'I would have said, before Midgard burns,' Odin replied. 'We bear no ill will toward your people. Tell us if he does speak with you again, Kindler, and we... will seek a better solution.'

There wasn’t actually much in the freezer except for chocolate ice cream and ice for drinks, which was what Loki was looking for when he opened the door and found…Asgard. It was taking up a whole shelf, sculpted in ice, and recognisable instantly despite an oddity of scale and perspective which left it full of sweeping lines and strange angles that the real Asgard didn’t notably contain.

‘Why is there an ice sculpture in the freezer?’ he called.

‘I felt like making one,’ Lopt called back. ‘Why? Is it taking up too much space?’

‘Not exactly. But try to restrain yourself from larger sculptures. Waking up to some sort of nightmare dragon looming over my bed once was enough.’

‘I thought you weren’t raised around other Jotuns?’ said Lopt, appearing in the kitchen doorway.

Loki grimaced. ‘My brother is a weather mage. Do Jotuns often play such tricks?’

‘All the time,’ said Lopt. ‘It’s very rare for one to be born without enough weather magic to work ice and sculpting is encouraged as a way to learn fine control. Most children find uses for their creations other than simply leaving them to be admired at some point. There was one village…’ He broke off and glanced at Loki, possibly to see if he was about to be stopped. Loki gestured at him to continue. ‘There was one village where a group of young children came home one day saying there was a dragon in a nearby cave. People were skeptical - a lot of hunters had sheltered from wind storms in that cave - but the children were obviously distraught so they sent a group to look. They came back to say that there was a dragon in the cave, although it had thankfully been asleep at the time.

‘They prepared to evacuate - if a dragon moves in nearby you’re lucky to lose only livestock, well, you’d know, there’s a similar species on Asgard - and to send notice to the palace. At that point a group of older children came forward and admitted to sculpting it to scare the young ones - their younger siblings hadn’t believed their tales of a dragon in the cave so they’d decided to make it a bit more convincing. The sculpture’s still there, it’s quite famous. Or it was a thousand years ago.’

‘And did you play such tricks?’

‘Frequently,’ said Lopt. ‘The other children were twice my height but trickery made me useful to my friends and a problem for my enemies.’ He sighed. ‘I lost most of my friends once they were old enough to realise my father despised me, no one wants to be in disfavour with the king.’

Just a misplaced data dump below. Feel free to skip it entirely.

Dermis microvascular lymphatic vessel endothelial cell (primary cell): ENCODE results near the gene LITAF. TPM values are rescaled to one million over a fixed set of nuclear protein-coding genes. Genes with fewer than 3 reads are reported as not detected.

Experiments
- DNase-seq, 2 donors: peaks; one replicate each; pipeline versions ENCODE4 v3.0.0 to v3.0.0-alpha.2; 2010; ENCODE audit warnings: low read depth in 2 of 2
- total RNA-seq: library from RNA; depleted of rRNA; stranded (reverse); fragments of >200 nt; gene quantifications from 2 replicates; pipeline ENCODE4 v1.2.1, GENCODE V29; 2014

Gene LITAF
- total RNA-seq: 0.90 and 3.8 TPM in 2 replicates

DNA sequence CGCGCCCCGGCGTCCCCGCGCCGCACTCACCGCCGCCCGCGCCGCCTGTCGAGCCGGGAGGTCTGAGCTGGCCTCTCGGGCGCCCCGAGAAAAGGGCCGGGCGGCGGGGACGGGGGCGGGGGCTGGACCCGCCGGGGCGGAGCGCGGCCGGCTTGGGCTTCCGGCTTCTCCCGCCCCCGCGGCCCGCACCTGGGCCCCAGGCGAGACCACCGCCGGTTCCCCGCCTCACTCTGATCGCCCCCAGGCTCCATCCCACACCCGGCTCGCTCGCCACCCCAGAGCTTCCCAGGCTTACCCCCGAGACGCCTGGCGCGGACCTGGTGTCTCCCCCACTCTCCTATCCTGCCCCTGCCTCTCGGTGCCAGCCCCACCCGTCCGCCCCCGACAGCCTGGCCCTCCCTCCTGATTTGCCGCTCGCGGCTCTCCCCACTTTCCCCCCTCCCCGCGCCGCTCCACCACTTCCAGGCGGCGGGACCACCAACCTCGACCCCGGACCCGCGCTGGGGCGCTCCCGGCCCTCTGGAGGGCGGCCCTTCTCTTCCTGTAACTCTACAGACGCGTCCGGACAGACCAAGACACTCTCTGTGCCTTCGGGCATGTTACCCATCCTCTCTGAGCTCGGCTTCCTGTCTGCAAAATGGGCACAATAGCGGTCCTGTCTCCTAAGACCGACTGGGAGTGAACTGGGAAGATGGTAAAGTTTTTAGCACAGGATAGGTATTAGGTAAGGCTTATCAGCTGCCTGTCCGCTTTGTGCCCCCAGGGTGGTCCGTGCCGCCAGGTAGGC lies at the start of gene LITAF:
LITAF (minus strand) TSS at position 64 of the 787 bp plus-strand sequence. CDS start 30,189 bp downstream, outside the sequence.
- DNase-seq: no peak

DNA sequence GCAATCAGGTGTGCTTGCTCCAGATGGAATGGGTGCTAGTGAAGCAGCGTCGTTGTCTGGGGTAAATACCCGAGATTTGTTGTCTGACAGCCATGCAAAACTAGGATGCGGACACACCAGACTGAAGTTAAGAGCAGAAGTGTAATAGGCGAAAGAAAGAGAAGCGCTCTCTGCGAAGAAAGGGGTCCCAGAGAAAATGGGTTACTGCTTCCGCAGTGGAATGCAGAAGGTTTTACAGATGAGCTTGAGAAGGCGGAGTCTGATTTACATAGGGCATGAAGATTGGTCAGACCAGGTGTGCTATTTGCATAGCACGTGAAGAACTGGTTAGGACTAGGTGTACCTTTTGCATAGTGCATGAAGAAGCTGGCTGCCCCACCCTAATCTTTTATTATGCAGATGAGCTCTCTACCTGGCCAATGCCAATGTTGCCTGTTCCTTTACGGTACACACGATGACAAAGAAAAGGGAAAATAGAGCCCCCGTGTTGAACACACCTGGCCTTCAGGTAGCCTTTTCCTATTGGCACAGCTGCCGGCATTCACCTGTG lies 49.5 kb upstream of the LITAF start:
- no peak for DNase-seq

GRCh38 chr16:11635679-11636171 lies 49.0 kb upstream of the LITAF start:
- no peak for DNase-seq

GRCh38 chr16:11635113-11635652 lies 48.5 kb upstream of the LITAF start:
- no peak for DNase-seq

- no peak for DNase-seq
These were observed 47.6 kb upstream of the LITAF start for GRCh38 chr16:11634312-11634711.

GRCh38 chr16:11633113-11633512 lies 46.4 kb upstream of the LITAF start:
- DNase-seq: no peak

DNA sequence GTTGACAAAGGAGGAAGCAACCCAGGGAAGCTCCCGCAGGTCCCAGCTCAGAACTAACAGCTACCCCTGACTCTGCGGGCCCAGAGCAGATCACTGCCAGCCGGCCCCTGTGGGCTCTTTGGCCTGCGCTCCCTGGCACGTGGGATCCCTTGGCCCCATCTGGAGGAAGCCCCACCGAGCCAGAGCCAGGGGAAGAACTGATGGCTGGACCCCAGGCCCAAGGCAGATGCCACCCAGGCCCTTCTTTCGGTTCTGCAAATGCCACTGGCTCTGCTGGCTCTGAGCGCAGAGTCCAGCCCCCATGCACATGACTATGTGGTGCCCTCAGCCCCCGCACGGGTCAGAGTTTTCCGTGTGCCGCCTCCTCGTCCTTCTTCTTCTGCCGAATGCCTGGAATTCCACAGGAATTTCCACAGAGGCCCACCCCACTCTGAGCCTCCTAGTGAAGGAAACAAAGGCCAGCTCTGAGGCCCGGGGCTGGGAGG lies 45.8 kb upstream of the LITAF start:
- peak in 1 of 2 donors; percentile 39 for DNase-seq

Loki thought of his own childhood, he’d always been smaller than those around him but by inches, not feet. Perhaps that was the reason Lopt disliked fighting, attempting to learn by sparring with someone twice as big as you could only be painful and humiliating. The freezer was still open and Loki was looking vaguely at Asgard’s towers while he thought, he shook himself and reached for the ice cubes he’d been after in the first place.

‘I did better in other kingdoms,’ Lopt continued thoughtfully. ‘As a servant, but at least not a despised one.’

Loki shut the freezer door and turned to him, drink, now with ice, in his hand. ‘What other kingdoms? You can’t mean Asgard. Did you go to Alfheim, or Vanaheim?’

‘Other kingdoms on Jotunheim,’ said Lopt. He continued, with deliberate cruelty, ‘Jotunheim was far more like Midgard politically, back then. Before Laufey forced it to unite.’

Loki hid his discomfort behind a sip of his drink. It was unexpected, somehow, to have words with a bite thrown at him, even though Lopt had once been famous for his sharp tongue.

‘If you’re so interested in carving things you should be working on the falconskin,’ he said, deciding to ignore that subject. This was no time to start doubting his purpose.

Lopt shrugged, probably waiting a chance to return to the subject of Laufey. ‘Ice is easier.’

‘Did you break the energy balance again?’ asked Loki. The piece, a thin and perfectly symmetrical pair of coils, had been driving both of them mad. They had given up on making a practise piece in normal amber on the basis that when they did finally get it done they wanted it to be a piece they could use. Fortunately, even though Loki felt horrible about the amount of sap they were wasting, Tree didn’t seem to mind, and was, in fact, flourishing.